Estimated read time: 3-4 minutes
This archived news story is available only for your personal, non-commercial use. Information in the story may be outdated or superseded by additional information. Reading or replaying the story in its archived form does not constitute a republication of the story.
SALT LAKE CITY — Bundle up. Cold temperatures are here to stay.
Following a few unseasonably warm days through Thanksgiving and the weekend, temperatures are expected to plunge below freezing by Wednesday following a snowstorm that could plague commuters Tuesday.
Arctic air is pushing in from the Gulf of Alaska, bringing with it snow Monday night or Tuesday morning, KSL meteorologist Kevin Eubank said. Several inches of snow could fall in the valleys, with 1 to 2 feet anticipated in the Wasatch Mountains.
That could mean trouble for drivers.
"With (6 inches or more) of new snow along the benches of Davis and Weber counties and wind gusts near 60 mph, look for considerable blowing and drifting snow Tuesday evening into Wednesday," Eubank warned.
The cold front is projected to stall over central Utah for 36 to 48 hours, dropping 8 to 12 inches of snow from Scipio to Cove Fort and beyond, creating dangerous road conditions along I-15, he said.
With (6 inches or more) of new snow along the benches of Davis and Weber counties and wind gusts near 60 mph, look for considerable blowing and drifting snow Tuesday evening into Wednesday.
–Kevin Eubank, KSL meteorologist
The Utah Department of Transportation issued a warning Monday evening cautioning travelers about potential weather hazards stretching from Payson to Cedar City.
UDOT also advised drivers to limit travel on I-40 between Daniels Summit and the Colorado border, as well as over Soldier Summit on U.S. 6.
Temperatures are expected to drop into the 20s through Sunday.
UDOT gears up for the first big storm
While the first storm is almost never the biggest of the season, it's often the one that takes more work than most. But UDOT said their drivers and fleet of some 500 snowplow trucks are ready for the winter.
"We're already fully geared up. All our equipment is up and running and ready to go for this one," said Lee Nitchman, a maintenance engineer for the Utah Department of Transportation.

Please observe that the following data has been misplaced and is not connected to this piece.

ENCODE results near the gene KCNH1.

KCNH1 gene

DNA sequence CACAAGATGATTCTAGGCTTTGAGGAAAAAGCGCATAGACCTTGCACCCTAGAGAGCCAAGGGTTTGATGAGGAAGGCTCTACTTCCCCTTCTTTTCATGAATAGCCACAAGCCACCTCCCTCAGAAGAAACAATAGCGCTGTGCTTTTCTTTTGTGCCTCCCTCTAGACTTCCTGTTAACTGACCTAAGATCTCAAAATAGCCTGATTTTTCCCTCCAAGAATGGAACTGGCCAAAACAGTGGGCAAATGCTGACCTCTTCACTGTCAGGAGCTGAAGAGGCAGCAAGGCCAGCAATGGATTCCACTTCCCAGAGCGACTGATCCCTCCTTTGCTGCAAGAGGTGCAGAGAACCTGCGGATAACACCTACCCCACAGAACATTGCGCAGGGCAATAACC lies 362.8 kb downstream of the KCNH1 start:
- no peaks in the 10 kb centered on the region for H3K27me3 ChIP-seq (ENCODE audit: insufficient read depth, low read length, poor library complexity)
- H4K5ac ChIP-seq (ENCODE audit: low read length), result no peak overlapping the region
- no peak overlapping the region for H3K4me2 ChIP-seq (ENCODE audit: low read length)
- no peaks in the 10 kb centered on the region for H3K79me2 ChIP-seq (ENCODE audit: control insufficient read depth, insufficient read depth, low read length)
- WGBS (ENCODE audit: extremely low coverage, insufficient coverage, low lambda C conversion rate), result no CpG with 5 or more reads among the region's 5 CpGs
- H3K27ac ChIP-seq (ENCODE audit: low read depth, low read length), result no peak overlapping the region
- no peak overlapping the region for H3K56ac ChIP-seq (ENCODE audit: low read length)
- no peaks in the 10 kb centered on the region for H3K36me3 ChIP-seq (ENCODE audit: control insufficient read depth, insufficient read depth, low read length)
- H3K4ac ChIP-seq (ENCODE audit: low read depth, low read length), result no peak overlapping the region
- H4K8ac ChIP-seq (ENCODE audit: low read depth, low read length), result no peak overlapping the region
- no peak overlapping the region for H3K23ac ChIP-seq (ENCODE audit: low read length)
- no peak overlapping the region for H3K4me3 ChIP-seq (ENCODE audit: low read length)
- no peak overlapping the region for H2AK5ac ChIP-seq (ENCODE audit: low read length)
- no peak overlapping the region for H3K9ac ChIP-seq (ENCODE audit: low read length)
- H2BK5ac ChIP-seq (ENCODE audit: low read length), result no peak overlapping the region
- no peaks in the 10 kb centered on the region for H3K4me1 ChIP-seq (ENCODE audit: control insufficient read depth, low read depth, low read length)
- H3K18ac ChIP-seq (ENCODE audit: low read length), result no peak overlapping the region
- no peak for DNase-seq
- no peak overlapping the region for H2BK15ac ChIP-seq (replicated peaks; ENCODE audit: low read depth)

You'll see plenty of trucks on the roads in the early part of Tuesday morning, including a newer model Tow Plow that clears multiple lanes of the road.
"(It) is able to clear three lanes and adjust to the snow and into the traffic; and it's one of the newer snowplows that UDOT has," said Jake Brown, a UDOT roadway operations manager.
One of the main concerns for UDOT drivers is the safety of the people in the vehicles on the road with them. The best position for those cars is behind the plows, the drivers said.
David Kelley is a UDOT plow technician who learned of the danger firsthand last winter.
"A couple of cars tried to pass me on the left-hand side," he said. "They got right to the front of me, ahead of me, and they both spun out."
While a similar situation would be alarming for any snowplow driver, a potential impact would be much worse for anyone in a car.
"I'm in this great big truck, you know, and I'm gonna be OK. It's the people that are in the cars, those are the ones who are gonna get hurt."
Statewide, Utahns can expect about 10,000 tons of salt being used to clear the roadways.
"We don't expect a large impact on the Wasatch Front, but there will be snow out there," Williams said.
With an early start, operations managers are hoping drivers will be able to clear most of the snow before the big traffic hits the highways.
While plows are on the road, a team of forecasters will help coordinate which areas they need to hit first.
"It's very important to basically optimize our resources out there and make sure that we do focus on areas that are getting more concern for the road than others," said Jeff Williams, also a UDOT operations manager.
Meanwhile, another storm is moving toward the state and is expected to hit northern Utah next week, accompanied by more arctic air. The high-pressure system will allow smog and fog to develop through the middle of December, Eubank said.